Popular culture's a slippery slope; just ask some of the people, like Vanilla Ice and Andrew Dice Clay, who have slid down its side and right out of view. It's also possible to start a landslide, as Mel Gibson did with his movie about Jesus last winter and Michael Moore did with his about George W. Bush this summer. I didn't exactly start a landslide with my June 11 column about popular lines from the movies -- the ones that become part of our inner language -- but I started enough rocks falling to surprise the editors of this magazine and to startle the hell out of me.
When I asked people to send in some of their favorite lines, I thought I might get a few dozen responses, maybe a couple hundred if the column really struck a harmonic note. This one seems to have struck not just a note but a whole chord. At last count, ENTERTAINMENT WEEKLY had received over 3,000 responses to the column, each containing as many as 10 movie lines that readers remember fondly. Even with my StuffIt feature working at top speed, it took my computer nearly 15 minutes to download them all, and I've spent weeks reading through them. Rarely has time felt so well spent; rarely have I been surprised by so many good memories. I asked the editors at EW to expand the column a little bit this time so I could share some of my favorites of your picks.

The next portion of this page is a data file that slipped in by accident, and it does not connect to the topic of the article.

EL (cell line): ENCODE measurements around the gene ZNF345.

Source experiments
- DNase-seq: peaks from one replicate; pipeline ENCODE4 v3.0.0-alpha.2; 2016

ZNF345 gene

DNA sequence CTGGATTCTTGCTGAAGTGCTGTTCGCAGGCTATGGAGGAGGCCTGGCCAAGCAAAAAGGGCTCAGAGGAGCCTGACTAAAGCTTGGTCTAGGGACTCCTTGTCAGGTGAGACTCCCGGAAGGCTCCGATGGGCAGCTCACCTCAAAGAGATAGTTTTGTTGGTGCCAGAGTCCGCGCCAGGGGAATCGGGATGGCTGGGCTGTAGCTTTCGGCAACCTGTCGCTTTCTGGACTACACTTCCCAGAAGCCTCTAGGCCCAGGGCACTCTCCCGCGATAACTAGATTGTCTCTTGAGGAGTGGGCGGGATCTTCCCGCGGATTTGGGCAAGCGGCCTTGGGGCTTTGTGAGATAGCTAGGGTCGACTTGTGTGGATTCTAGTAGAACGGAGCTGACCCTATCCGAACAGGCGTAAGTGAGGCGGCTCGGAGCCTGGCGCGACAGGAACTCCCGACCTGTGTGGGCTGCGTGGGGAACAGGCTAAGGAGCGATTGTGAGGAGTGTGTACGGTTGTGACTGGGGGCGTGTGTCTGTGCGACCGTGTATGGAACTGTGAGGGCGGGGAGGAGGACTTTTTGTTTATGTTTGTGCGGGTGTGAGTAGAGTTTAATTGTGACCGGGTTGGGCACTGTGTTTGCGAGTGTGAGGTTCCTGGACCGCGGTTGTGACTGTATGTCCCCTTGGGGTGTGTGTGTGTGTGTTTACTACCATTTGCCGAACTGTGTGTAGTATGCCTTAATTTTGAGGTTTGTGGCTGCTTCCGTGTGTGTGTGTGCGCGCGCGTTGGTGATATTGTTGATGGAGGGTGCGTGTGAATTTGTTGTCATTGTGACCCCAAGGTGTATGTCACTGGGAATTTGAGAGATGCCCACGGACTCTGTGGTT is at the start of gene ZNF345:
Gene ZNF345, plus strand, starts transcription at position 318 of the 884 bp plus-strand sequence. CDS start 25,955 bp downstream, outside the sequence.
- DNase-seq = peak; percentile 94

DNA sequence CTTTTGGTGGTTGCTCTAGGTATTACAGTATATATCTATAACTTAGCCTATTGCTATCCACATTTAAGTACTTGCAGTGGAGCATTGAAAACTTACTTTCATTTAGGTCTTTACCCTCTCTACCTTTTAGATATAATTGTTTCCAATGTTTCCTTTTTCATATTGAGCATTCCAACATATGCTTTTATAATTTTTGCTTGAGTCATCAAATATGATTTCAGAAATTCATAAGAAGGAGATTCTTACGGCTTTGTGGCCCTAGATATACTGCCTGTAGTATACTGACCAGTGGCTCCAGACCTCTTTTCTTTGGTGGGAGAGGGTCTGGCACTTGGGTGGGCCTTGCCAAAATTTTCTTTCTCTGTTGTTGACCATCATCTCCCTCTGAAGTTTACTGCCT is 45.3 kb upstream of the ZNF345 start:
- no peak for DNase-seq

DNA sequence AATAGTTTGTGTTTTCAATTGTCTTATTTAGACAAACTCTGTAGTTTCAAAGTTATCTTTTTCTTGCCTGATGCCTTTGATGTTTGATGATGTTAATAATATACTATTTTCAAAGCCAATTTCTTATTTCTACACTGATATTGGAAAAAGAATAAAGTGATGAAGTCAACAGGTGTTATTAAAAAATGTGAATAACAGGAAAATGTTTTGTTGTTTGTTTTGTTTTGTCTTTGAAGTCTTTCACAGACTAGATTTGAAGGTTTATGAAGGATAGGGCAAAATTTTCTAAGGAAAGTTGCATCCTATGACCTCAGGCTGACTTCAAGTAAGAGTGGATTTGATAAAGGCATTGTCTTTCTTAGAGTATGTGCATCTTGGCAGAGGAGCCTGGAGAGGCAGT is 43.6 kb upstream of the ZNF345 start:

Several readers beat me severely about the head and shoulders for not mentioning the screenwriters who actually crafted these lines. ''As a writer (and sometime screenwriter) yourself,'' wrote one, ''you ought to be ashamed to attribute these lines to mere actors.'' In fact, I'm not ashamed at all. I do these columns with almost nothing in the way of reference material -- as the weary and often horrified fact-checkers at EW can attest -- and checking out the screenwriters of often obscure movies that are frequently written by committee (and usually remembered for only one or two good lines) would be a chore and a half. Also, I would argue, the greatest line in the world is only so much dead ink unless and until a great actor gives it life.
Having said that, let me tell you that the all-time champion line, by your letters, was written by the great William Goldman, whose body of work was mentioned in the responses to my column again and again:
''Hello. My name is Inigo Montoya. You killed my father. Prepare to die.'' -- INIGO MONTOYA (Mandy Patinkin) in ''The Princess Bride''
I think more than a hundred people sent this one in. In fact, you readers seem to have something of a jones for ''The Princess Bride.'' The editors tallied up your top 25 choices, and three other ''Princess'' lines made the list:
''Inconceivable!'' ''You keep using that word. I do not think it means what you think it means.'' -- INIGO MONTOYA (Mandy Patinkin)
''Have fun storming the castle!'' -- MIRACLE MAX (Billy Crystal)
''As you wish.'' -- WESTLEY (Cary Elwes)
''The Princess Bride'' is (arguably) a chick flick, but all the lines you loved were spoken by men. This seemed to confirm something I wrote in my column, which is that most of the best movie lines are given to men. Readers repeatedly challenged me on this score -- ''No, no!'' they protested, ''not true!'' -- and offered up some terrific evidence. Indeed, two of the closest runners-up were from women: